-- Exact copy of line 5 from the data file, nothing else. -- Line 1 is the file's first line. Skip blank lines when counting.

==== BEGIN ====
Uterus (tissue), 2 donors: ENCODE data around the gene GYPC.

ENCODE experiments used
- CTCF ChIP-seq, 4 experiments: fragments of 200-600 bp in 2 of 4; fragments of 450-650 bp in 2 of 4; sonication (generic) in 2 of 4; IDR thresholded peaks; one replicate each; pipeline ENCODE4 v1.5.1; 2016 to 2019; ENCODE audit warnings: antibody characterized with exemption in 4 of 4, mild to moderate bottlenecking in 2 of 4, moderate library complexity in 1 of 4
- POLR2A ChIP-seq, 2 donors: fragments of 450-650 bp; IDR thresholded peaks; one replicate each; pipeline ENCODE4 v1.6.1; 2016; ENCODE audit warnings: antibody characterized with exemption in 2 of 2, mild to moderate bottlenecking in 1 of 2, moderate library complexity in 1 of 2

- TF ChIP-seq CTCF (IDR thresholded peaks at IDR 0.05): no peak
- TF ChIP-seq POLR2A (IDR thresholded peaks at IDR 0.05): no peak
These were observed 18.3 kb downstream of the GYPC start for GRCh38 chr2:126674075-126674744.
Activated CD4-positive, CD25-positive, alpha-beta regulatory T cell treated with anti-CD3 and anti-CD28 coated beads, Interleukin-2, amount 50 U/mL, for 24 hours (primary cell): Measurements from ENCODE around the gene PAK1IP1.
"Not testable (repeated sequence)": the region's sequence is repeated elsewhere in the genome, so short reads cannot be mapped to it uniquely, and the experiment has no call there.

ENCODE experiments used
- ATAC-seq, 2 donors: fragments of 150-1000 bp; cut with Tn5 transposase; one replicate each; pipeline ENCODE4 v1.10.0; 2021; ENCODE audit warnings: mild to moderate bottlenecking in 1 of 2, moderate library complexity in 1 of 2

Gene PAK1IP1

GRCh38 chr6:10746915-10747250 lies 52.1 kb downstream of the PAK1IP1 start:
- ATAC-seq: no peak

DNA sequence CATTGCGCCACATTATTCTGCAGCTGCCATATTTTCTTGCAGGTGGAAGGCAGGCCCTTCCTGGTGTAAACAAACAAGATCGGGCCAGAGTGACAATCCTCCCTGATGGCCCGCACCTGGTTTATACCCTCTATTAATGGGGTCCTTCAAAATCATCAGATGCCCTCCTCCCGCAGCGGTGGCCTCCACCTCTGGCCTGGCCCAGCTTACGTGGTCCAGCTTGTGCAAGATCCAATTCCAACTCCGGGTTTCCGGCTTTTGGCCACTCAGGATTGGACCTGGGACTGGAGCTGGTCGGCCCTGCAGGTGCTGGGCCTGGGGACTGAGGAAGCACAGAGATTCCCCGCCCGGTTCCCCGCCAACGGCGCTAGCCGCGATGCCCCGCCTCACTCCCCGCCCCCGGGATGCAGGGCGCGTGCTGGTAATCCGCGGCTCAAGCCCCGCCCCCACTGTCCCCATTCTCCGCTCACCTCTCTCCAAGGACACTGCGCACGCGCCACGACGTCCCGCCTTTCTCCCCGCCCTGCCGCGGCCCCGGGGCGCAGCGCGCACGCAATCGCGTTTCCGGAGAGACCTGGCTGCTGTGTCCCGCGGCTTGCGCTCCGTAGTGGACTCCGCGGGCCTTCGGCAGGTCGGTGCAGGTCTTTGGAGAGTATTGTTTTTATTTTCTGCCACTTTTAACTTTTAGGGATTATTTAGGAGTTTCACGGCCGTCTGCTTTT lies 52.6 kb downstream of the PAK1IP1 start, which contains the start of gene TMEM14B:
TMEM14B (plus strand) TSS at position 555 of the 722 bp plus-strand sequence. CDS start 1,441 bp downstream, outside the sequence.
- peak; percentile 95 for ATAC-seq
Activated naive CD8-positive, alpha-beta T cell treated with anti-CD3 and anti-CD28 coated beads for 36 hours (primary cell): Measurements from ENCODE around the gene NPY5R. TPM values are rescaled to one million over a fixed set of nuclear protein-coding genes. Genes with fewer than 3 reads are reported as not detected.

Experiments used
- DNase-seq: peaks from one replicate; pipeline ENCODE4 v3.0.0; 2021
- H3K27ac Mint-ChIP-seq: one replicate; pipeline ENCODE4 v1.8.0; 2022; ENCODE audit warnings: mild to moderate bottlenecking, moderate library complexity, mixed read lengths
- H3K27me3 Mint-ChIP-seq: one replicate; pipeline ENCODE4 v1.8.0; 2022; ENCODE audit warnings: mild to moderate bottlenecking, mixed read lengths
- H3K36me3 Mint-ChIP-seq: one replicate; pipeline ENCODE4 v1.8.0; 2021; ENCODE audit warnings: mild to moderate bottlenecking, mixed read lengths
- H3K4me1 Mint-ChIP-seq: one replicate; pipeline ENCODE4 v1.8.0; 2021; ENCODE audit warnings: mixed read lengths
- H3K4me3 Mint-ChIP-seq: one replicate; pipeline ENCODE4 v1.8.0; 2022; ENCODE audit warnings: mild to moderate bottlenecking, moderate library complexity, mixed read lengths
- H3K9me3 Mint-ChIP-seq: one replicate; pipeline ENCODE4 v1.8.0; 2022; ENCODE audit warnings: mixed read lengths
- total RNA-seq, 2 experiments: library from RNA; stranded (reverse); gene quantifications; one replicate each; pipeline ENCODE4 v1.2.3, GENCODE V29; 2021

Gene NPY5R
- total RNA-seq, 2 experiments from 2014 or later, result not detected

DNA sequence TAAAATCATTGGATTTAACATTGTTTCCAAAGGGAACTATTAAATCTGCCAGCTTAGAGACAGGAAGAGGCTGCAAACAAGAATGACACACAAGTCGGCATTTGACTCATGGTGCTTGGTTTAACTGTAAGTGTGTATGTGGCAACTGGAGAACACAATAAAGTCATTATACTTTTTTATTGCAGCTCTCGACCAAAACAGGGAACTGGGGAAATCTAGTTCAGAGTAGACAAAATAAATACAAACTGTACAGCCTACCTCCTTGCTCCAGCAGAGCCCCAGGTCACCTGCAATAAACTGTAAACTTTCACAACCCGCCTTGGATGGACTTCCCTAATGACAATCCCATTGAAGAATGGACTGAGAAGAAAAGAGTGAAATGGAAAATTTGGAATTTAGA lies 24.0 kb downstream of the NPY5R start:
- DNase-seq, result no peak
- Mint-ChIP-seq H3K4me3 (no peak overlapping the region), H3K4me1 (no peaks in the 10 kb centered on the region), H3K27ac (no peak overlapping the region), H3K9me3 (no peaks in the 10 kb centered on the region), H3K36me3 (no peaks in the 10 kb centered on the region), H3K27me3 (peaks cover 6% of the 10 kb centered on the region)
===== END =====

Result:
- TF ChIP-seq CTCF (IDR thresholded peaks at IDR 0.05): no peak